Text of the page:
President Reagan's senior advisers and political strategists gathered at Camp David without the president yesterday for a high-level session focused on 1982 presidential political strategy.
Pete Roussel, a White House deputy press secretary, said that Reagan, who celebrates his 71st birthday today, will be given "a synopsis" of his advisers' conclusions.
The meeting of the 16-member group came in the wake of surveys by Republican pollster Richard B. Wirthlin showing a decline in support for the president and for the GOP.
Camp David has been a favorite retreat for presidents in political difficulty. They have come off the Maryland mountaintop to announce new policies, new personnel and new themes. What made yesterday's meeting different from those of past presidencies is that the president wasn't there.
Those who were there comprised the core of Reagan's 1980 presidential campaign strategy group. Among the four advisers with no formal ties to the administration were Stuart Spencer, the top political adviser of that campaign, and Wirthlin, who doubled as Reagan's pollster and strategist. Another well-known Republican pollster, Robert Teeter, attended, as did Lyn Nofziger, who recently resigned as White House political adviser.
Most of the 12 White House advisers who attended also were prominent in the 1980 campaign. The list was headed by the "Big Three": White House chief of staff James A. Baker III, who presided at the session, deputy chief of staff Michael K. Deaver and White House counselor Edwin Meese III.
Others who made the trip to the presidential retreat north of Washington included trade representative William E. Brock, a former Republican national chairman; Ed Rollins, Nofziger's successor; deputy press secretary Larry Speakes; communications director David Gergen and White House aides Richard Darman, Craig Fuller, Rich Williamson, Joe Canzeri and Jim Jenkins.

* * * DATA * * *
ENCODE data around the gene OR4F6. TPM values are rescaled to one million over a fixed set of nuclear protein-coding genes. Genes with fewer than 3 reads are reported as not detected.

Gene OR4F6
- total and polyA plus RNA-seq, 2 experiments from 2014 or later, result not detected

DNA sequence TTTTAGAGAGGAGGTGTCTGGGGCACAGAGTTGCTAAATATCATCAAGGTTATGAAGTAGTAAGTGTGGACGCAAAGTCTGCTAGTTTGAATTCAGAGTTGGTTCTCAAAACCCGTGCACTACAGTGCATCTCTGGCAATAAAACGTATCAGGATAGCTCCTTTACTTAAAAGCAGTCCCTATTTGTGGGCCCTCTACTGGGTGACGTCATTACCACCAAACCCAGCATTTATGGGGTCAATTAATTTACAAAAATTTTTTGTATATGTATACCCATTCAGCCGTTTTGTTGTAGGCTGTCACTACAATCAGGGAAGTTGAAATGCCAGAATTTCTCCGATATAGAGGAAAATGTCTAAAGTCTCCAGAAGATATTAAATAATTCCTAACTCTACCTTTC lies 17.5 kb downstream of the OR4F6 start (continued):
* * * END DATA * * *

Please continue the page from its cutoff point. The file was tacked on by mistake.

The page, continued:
Officially, the White House tried to dismiss the meeting as routine. In fact, several of those attending went with growing concerns about the public's perception of the president and the administration.
One adviser said that the White House wasn't taking adequate advantage of Reagan's communicative skills. Others expressed concern about the impact on the fall elections of the more than $90 billion budget deficit that Reagan will announce Monday.
The poll data that confronted the advisory group also were sobering, showing a steady decline in Reagan's support and a marked increase in skepticism about the effectiveness and fairness of his economic policies.
A kernel of good news: a large majority of Americans still believe that Reagan's policies should be given more time to work, a line likely to become a major part of the administration's political litany this year.
While his advisers were at Camp David, Reagan told a group of congressmen that his federalism program will produce "no winners and no losers." Budget director David A. Stockman said Thursday that it was impossible to be sure that no states would gain or lose from the program after 1987.
It was announced at yesterday's White House briefing, the first conducted by Roussel, that Edwin L. Harper, deputy director of the Office of Management and Budget, will replace Martin C. Anderson as assistant to the president for policy development. Anderson resigned this week, effective March 1. GRaphics1: Stuart Spencer...top advisor of 1980 campaign